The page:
by EBSCO Medical Review Board

You have your own health history. Talk with your doctor about your risk factors and background with hypothyroidism. By talking openly and often with your doctor, you can take an active role in your care.

Here are some tips that will make it easier for you to talk to your doctor:

  • Bring someone with you. It helps to have another person hear what is said and think of questions to ask. They may also be able to provide more details to the doctor.
  • Write down your questions so do you do not forget them.
  • Write down the answers you get and make sure you understand what you are hearing. Ask for help if you need it.
  • Do not be afraid to ask your questions or ask where you can find more information. You have a right to know.
  • Could my hypothyroidism be caused by another health problem?
  • Will hypothyroidism cause any other health problems?
  • Could my hypothyroidism be passed on to my children?
  • Which medicine will I need to take?
  • Are there any symptoms or side effects that I should tell you about?
  • How soon after I start treatment can I expect to have a normal level of thyroid hormone?
  • How will I know if my thyroid hormone levels are stable?
  • How soon will I start to feel better?
  • Will my thyroid medicine cause problems with any other medicines or supplements that I take?
  • Is it safe for me to get pregnant and breastfeed while taking thyroid medicine? Will I need a change in my dose during pregnancy?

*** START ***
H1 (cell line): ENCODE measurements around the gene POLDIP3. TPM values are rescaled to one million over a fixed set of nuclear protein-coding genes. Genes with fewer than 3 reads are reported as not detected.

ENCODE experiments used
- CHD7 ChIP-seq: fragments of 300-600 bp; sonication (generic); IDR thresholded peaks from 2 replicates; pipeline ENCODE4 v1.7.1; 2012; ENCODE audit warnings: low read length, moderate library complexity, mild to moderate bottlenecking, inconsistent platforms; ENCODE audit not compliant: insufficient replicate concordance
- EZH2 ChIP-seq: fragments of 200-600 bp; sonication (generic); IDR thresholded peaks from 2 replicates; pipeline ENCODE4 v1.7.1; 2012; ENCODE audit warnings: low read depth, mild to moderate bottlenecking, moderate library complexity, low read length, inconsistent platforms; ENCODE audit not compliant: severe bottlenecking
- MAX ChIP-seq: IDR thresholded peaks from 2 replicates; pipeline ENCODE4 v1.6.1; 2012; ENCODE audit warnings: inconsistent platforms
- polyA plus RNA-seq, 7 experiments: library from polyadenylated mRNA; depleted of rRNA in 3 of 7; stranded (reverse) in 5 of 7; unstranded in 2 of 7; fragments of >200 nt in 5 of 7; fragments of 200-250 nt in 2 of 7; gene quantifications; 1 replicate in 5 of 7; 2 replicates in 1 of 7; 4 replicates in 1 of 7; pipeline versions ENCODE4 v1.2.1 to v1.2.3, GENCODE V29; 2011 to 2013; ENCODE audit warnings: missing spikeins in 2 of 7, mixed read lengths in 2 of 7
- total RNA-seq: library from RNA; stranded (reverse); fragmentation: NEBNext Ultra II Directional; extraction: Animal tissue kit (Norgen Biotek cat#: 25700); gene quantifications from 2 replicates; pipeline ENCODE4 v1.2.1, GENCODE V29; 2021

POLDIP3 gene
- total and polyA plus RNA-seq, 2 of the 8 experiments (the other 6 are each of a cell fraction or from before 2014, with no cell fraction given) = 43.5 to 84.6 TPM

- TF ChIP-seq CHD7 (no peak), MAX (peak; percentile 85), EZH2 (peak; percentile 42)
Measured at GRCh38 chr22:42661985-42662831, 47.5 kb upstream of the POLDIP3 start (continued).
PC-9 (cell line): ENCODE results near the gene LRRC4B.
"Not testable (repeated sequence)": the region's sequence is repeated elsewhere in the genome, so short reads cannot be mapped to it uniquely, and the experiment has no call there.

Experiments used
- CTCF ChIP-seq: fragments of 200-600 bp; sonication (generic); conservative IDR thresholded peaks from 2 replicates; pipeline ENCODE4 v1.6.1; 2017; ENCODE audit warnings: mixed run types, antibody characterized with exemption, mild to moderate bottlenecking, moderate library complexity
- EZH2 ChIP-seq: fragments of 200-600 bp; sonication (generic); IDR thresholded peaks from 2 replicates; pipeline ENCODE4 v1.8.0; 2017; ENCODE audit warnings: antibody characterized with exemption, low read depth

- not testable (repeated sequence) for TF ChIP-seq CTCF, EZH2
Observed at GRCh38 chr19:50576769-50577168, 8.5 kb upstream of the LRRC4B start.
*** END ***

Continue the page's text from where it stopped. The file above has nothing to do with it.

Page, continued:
• Are there any choices to treat this? What about alternative and complementary approaches?
  • Do I need to worry about gaining weight? Can you give me the name of a dietitian who can help?
  • Should I take my thyroid pill with food or on an empty stomach?
  • Does it matter if I take my thyroid pill in the morning or at night before bed?
  • Will my thyroid start working normally again?
  • How often do I need to see the doctor after my level is normal?


Getting the most out of your doctor appointment. Family Doctor—American Academy of Family Physicians website. Available at: Accessed May 4, 2022.

Hypothyroidism (underactive thyroid). National Institute of Diabetes and Digestive and Kidney Diseases website. Available at: Accessed May 4, 2022.

Hypothyroidism in adults. EBSCO DynaMed website. Available at: Accessed May 4, 2022.

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